Eyes rimmed red, black smeared across his cheeks, brows curved upwards in astonishment, Damian Cabrera glanced for a moment at the sea of fans in Garfield blue celebrating in the seats of red.
This was it. This was everything. This was the East L.A. Classic not only personified but elevated into a community-event-turned-blowout at the Coliseum. This was pride, blue confetti erupting and someone in the stands of USC’s home stadium proudly waving a cardboard cutout of his face, his Garfield family of thousands chanting “East L-A!” moments after the final snap.
This was what Garfield quarterback Cabrera would see when he closed his eyes at night. And now his eyes were open. And fresh with tears.
“It came true,” Cabrera said, gesturing for a minute at the rollicking stands. “It came true.”
Football players in East Los Angeles dream of a Classic win.
But Friday was more. It wasn’t the home crowd at East Los Angeles College anymore — this was the Coliseum with 27,100 in the stands, the field of legends, with the Black Eyed Peas throwing a halftime concert/party. And not scoring in the first half, Garfield pulled away in the second to beat Roosevelt High 16-8 in the biggest and grandest Classic in its near centuries-long history.
With two minutes to play, after being stifled for much of the night, Cabrera punched in the winning score, giving the Classic belt back to Garfield after Roosevelt knocked off the Bulldogs for the first time in a decade last season.
“That’s all I wanted,” Cabrera said, pointing emphatically as a circle of players thrust their helmets in the air behind him postgame. “I brought it back.”
It was a display of hometown pride, Garfield fans tossing chants of “East L-A!” against the Roosevelt stands’ “Boy-le Heights!” across the Coliseum. And at halftime, the chants and boos converged in song, in celebration, one of the biggest acts lighting up the peristyle.
William Adams, the Black Eyed Peas frontman who grew up in the Estrada Courts housing project in Boyle Heights, promised “Grammys-level production” for the group’s highly anticipated halftime performance.
And after the teams exited for the first half, Roosevelt up 8-0, the stadium went dark and lights flashed throughout the stadium. .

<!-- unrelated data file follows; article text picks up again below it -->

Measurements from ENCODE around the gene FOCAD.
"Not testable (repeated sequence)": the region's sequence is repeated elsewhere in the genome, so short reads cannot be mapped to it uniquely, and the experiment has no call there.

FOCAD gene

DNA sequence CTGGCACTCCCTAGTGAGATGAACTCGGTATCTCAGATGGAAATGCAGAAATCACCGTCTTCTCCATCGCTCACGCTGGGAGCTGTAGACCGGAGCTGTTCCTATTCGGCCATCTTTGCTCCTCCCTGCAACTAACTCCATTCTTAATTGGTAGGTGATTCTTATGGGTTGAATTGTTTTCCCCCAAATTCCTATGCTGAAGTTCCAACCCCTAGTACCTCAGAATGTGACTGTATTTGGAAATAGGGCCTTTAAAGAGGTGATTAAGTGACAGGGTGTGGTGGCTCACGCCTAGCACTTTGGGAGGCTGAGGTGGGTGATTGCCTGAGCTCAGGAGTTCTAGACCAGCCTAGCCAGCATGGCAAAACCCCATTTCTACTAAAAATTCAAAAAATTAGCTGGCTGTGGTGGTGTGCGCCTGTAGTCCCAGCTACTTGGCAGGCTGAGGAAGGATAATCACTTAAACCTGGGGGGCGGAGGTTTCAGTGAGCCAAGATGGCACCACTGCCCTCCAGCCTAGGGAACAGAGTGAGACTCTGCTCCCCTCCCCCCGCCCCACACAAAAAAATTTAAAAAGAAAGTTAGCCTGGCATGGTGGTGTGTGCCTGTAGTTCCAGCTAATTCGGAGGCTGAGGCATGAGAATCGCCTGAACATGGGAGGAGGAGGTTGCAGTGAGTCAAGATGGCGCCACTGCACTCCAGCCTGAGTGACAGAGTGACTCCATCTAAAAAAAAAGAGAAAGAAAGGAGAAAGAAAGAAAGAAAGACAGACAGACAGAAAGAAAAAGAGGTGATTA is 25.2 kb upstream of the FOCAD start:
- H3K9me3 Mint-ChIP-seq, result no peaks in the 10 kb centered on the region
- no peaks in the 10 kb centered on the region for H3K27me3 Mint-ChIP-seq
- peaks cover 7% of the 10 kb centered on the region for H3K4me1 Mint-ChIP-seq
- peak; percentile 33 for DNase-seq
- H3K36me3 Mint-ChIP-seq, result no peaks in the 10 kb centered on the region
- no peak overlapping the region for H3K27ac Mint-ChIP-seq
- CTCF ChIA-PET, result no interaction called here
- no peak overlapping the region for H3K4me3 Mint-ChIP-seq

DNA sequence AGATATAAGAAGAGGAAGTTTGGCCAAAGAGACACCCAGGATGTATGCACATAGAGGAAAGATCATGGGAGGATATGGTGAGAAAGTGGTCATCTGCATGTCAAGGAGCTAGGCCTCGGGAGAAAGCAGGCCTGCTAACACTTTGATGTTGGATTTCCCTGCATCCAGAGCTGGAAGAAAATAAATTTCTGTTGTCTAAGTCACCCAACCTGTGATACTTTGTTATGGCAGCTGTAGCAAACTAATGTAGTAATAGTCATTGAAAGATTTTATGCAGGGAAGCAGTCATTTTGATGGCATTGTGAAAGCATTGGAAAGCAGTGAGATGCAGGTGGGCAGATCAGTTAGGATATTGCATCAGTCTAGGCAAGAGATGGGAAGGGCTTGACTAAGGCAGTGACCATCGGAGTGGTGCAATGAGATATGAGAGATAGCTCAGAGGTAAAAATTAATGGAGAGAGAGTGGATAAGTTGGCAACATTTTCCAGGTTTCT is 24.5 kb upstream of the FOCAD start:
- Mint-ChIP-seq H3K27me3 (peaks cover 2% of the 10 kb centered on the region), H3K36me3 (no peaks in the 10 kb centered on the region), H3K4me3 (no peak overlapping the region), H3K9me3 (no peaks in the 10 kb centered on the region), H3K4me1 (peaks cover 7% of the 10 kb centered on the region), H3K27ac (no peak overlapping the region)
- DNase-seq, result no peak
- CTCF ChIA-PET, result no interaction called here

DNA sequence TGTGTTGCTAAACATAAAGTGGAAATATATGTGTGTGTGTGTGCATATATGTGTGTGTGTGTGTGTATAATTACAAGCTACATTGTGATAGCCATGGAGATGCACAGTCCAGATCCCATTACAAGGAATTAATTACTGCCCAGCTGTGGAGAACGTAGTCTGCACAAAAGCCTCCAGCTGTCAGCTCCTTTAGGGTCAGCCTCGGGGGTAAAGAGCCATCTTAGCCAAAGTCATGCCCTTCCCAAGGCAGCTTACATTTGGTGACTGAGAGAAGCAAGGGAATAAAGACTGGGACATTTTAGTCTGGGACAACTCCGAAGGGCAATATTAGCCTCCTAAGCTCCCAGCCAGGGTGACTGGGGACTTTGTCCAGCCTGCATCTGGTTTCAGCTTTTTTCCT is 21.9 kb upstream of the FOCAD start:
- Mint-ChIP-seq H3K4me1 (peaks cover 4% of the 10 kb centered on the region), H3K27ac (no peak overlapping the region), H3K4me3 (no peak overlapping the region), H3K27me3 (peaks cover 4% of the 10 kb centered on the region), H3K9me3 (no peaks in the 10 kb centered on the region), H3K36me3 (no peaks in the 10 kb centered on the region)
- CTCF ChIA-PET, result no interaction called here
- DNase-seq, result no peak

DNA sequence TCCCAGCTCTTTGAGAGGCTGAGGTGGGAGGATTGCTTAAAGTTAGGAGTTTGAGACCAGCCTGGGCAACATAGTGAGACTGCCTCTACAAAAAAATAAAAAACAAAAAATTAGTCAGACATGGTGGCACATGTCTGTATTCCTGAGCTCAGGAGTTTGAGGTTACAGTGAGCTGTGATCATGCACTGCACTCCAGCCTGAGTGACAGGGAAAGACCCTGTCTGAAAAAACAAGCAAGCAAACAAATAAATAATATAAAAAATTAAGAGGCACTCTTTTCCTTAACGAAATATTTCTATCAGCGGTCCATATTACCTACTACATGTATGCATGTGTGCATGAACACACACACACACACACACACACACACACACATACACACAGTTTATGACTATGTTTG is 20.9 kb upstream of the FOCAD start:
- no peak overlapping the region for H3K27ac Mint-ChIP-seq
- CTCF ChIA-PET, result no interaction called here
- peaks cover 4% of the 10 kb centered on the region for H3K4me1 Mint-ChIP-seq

To raucous cheers and phone flashlights, the group performed “Let’s Get It Started” and “Boom Boom Pow” under the lighted torch. But the crown jewel, the Adams-described “icing on the cake,” came when the lights turned back on and the Black Eyed Peas assembled on the field — joining the Roosevelt and Garfield bands, cheerleaders and color squad for a collaborative rendition of “I Gotta Feeling” that left chills.
“We are familia!” yelled Adams to overwhelming cheers as he left the field. “Fa-mi-lia!”
“It’s something that I’ll never forget, and something I’ll never stop talking about, for the rest of my life,” Garfield band member Freddy Serrano said after halftime.
It seemed a difficult endeavor to stay composed amid the hype, but Roosevelt keyed in on a defensive game plan to shut down Garfield’s passing game in the first
Roosevelt‘s defensive front stifled the Bulldogs in the first half, Arroyo picking off a pass on Garfield’s first drive of the game and the Bulldogs coughing up the ball on their second.
Roosevelt, meanwhile, handed the ball to senior Isaiah Wright on a fourth and one on its first drive of the game and watched him burst down the left sideline for a 51-yard touchdown run.
The game plan, Andrade and Reed said Wednesday, was to take away Garfield standout junior receiver Jayden Barnes, who entered with six touchdowns. It was the “only player they got,” Andrade asserted.
Garfield junior running back Damian Cornejo had 17 touchdowns coming into Friday, and made his presence felt in the third quarter, punching in a third-quarter two-point conversion after Cabrera’s first touchdown run to make it 8-8. And in the fourth quarter, with the clock ticking inside of eight minutes in front of an adrenaline-heavy post-Black-Eyed-Peas crowd, he careened for two long gains.
And with “East LA” chants drowning out the Roosevelt crowd’s “Boy-le Heights” all throughout the second half, Cabrera punched in the winning score.